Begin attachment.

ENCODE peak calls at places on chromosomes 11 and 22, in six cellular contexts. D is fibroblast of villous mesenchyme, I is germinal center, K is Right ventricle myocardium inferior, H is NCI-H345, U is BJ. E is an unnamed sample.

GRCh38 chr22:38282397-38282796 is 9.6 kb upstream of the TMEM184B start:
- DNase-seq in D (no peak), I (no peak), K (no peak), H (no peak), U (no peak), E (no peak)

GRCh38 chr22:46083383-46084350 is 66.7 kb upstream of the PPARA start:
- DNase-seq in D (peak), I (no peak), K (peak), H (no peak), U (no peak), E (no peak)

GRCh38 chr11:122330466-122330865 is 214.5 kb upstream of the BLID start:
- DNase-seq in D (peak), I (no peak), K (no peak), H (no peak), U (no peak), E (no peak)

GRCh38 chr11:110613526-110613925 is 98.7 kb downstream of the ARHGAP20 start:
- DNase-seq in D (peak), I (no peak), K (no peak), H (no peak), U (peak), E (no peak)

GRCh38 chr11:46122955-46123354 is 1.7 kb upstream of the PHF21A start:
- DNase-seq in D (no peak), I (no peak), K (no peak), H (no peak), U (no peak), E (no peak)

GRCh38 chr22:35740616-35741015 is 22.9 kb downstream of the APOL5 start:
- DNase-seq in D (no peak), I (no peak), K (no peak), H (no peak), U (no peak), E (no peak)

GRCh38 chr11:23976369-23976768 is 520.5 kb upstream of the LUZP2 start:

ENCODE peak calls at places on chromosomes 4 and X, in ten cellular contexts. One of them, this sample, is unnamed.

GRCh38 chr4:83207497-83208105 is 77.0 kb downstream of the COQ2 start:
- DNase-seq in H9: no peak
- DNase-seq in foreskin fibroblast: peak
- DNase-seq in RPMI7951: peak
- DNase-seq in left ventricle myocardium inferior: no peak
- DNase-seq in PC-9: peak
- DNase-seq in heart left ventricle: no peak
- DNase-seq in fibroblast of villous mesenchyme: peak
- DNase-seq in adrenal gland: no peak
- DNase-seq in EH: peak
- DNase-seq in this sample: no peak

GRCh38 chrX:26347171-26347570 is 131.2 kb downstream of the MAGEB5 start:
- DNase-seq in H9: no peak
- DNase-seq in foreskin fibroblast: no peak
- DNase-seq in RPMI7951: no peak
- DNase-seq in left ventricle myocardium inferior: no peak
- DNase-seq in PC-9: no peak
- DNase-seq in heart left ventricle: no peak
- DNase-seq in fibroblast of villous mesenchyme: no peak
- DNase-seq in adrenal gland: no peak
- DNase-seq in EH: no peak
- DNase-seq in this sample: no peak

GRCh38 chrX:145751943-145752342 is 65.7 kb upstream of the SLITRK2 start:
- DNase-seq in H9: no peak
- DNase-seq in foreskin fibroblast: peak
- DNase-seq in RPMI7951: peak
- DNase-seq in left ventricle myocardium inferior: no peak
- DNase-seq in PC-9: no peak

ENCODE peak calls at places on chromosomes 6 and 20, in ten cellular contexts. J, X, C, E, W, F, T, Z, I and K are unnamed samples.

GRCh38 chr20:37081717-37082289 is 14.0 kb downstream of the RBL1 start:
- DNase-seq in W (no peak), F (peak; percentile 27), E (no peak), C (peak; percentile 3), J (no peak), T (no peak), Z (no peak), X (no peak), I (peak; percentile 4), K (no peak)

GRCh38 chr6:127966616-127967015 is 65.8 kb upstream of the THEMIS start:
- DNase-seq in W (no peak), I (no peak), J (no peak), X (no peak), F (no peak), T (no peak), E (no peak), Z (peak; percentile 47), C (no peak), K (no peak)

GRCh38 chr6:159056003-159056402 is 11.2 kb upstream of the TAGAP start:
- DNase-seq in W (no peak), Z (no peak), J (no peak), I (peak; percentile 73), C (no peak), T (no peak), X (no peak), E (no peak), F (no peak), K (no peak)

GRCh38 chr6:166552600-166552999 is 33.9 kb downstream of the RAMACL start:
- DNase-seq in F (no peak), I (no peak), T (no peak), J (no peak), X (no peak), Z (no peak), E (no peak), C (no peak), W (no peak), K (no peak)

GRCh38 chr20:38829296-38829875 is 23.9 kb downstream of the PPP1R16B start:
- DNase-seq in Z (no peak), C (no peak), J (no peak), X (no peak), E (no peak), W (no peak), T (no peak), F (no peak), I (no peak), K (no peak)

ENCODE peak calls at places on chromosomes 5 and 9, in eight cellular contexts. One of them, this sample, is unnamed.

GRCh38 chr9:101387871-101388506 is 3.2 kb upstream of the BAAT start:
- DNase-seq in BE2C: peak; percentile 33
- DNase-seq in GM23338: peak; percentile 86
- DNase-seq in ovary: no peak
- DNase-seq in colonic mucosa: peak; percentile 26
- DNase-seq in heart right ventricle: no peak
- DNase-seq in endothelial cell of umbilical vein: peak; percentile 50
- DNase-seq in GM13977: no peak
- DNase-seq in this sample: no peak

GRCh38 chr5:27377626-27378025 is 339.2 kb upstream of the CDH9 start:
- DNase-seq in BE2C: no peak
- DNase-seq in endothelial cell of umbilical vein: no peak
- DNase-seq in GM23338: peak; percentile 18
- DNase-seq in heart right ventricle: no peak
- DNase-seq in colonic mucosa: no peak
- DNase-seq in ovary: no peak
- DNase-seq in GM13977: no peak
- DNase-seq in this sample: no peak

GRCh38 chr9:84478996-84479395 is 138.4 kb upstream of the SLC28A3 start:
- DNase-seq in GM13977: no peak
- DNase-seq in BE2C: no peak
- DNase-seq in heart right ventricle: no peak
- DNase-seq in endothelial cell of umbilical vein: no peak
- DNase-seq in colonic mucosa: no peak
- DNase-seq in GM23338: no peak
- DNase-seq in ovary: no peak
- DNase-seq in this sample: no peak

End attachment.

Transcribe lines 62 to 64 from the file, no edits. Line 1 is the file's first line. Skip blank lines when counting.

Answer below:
- DNase-seq in endothelial cell of umbilical vein: peak; percentile 50
- DNase-seq in GM13977: no peak
- DNase-seq in this sample: no peak